Romulus Summit Academy Continuing Impressive Climb

By Tom Markowski
Special for Second Half

March 17, 2021

As a co-founder of Romulus Summit Academy, Leann Hedke was intent on creating an atmosphere conducive to academic achievement.

Summit opened its doors in Flat Rock in 1996 for grades K-5, soon expanding to K-12 once the school moved to Romulus the following year. According to Hedke, in the last 10 years 100 percent of those graduating were accepted to a college or university.

Also, according to a 2017 report, Summit had the highest graduation rate among charter schools in Michigan and was ranked in the top 50 by graduation rate during the 2015-2016 school year. Summit, rated No. 17, had a graduation rate of 98.58 percent, nearly 20 percent better than the state average of 79.65.

Mission accomplished.

But something was missing: a competitive athletics program. Often a viable athletic program will enhance academics. A competitive athletic program can generate enthusiasm and give students a reason to be proud of their school, in addition to academics.

Summit Academy North High School didn’t sponsor varsity sports until the early 2000s and, frankly, they weren’t very good, particularly in the sports of boys basketball and football. From 2004-2016 the football team boasted three winning seasons and made the playoffs once (2007). Until the 2019-20 season, the most wins the basketball team totaled was 10.

“Our focus has been on the scholar-athlete,” Hedke said. “We focus on academics. Our GPA (grade-point average) requirements are higher than what the (Michigan High School Athletic Association) requires.”

Hedke said there’s been quite of bit of turnover in the coaching ranks in boys basketball over the years. Part of this is due to the lack of success, as far as wins and losses, but some of this can be attributed to the high standards Hedke and her fellow administrators demand. Swearing is taboo, and a coach is expected to be a stickler for discipline, and must adhere to a strict decorum.

With the backing of Summit athletic director William McKoy, veteran coach Mark White, less than a month before the start of the season, was hired in November of 2018. Summit was 9-12 during White’s first season before showing vast improvement last winter finishing 16-4. Highlighting that season was the school’s first division title (within the Charter School Conference) and a spot in a Division 2 District Final against Flat Rock. Summit has never won a District title so this game loomed as the most important in school history.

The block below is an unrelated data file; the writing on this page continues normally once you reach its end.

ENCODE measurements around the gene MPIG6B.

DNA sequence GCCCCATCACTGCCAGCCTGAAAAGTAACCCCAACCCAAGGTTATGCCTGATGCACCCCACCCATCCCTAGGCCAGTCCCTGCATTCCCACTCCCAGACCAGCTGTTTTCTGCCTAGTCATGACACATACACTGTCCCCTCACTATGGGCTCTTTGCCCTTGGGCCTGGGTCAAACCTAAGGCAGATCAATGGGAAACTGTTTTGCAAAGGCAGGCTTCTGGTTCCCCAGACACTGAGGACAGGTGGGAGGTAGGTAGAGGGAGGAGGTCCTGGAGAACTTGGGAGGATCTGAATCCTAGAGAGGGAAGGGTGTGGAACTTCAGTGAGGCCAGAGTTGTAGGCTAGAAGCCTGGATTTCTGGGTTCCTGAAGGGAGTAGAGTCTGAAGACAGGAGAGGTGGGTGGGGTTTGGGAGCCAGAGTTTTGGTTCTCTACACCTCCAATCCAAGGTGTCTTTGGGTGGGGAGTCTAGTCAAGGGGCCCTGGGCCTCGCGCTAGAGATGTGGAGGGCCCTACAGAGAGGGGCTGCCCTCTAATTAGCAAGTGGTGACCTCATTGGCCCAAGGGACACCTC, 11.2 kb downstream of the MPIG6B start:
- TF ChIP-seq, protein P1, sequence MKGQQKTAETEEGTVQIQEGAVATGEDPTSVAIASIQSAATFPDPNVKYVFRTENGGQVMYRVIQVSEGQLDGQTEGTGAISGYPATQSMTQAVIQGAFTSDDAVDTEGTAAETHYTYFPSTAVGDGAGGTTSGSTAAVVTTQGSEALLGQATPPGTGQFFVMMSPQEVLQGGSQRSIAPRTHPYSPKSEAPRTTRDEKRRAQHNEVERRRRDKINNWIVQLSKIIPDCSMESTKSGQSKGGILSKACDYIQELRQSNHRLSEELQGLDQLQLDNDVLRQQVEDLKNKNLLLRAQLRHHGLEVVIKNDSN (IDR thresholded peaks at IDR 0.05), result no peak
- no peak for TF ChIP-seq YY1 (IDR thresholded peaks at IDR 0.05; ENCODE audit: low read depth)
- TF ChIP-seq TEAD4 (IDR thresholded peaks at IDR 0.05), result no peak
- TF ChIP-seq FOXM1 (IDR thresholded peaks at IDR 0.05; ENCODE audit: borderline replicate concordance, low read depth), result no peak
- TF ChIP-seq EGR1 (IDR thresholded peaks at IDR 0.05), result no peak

Then COVID-19 hit, ending the season.

Romulus Summit Academy North boys basketball 2Summit returned four starters from that team and is off to a 15-0 start with the MHSAA Tournament less than a week away.  Most of its victories have been by double digits including last Saturday’s 71-53 victory over Taylor, a Division 1 school, and Tuesday’s 72-46 victory over Detroit Community in a conference tournament quarterfinal. Summit’s semifinal is scheduled for Thursday.

Two wins stand out in particular, and both came on the road. Summit defeated Harper Woods Chandler Park Academy, 54-51, on March 1 and then upset No. 3-ranked (in Division 2) Detroit Edison, 49-46, on March 8. Edison’s only other loss this season was to Warren De La Salle Collegiate, a Division 1 school, 72-68. Both Chandler Park and Edison are Charter School Conference members and have had strong programs over the years.

White starts one senior, guard Jamel Johnson, who’s averaging 10 points per game and was selected second-team all-conference. Sophomore James Wright averages 17 points and nine rebounds. White’s top player is junior and three-year starter Orlando Lovejoy, Jr., a 6-2 guard who was selected conference player of the year. His 23 points led Summit in its victory over Community. Lovejoy averages 21 points, 10 rebounds and seven assists per game.

“All of our players got better during the offseason,” Lovejoy said. “(White) is an intense coach. He’s demanding. He’s constantly pushing us. He’s a perfectionist.”

Much of the credit goes to White for the recent success, but one can’t overlook the talented players within the school. Take the recent success of the football program for example. The football team was 0-9 in both 2015 and 2016. The Dragons went 5-4 the next two seasons before finishing 8-3 in 2019, a run which included an 18-12 victory over Redford Union in a Division 4 District opener, the program’s first playoff win. This past regular season was shortened to six games because of the pandemic, and Summit won two playoff games finishing 7-2.

“Summit is an excellent school,” White said. “They’re in line with what I want to be as a coach.

“There are more accolades for a team that hasn’t been that good in the past. (Winning) has never been done before here. I feel the best is yet to come, and not just for the team, but for the school as well. Gaining recognition in basketball helps promote the school. People will find out about how good Summit is as a school.”

Winning is anything but new for White. His first season as a head coach was at his alma mater Detroit Renaissance in 1998. In 2000 Renaissance, which had never played for a Detroit Public School League title, won the PSL defeating Detroit Redford, 41-37, in the championship game. Renaissance won the title again in 2002 and 2003. Renaissance then won two MHSAA Class B titles (2004, 2006) under White.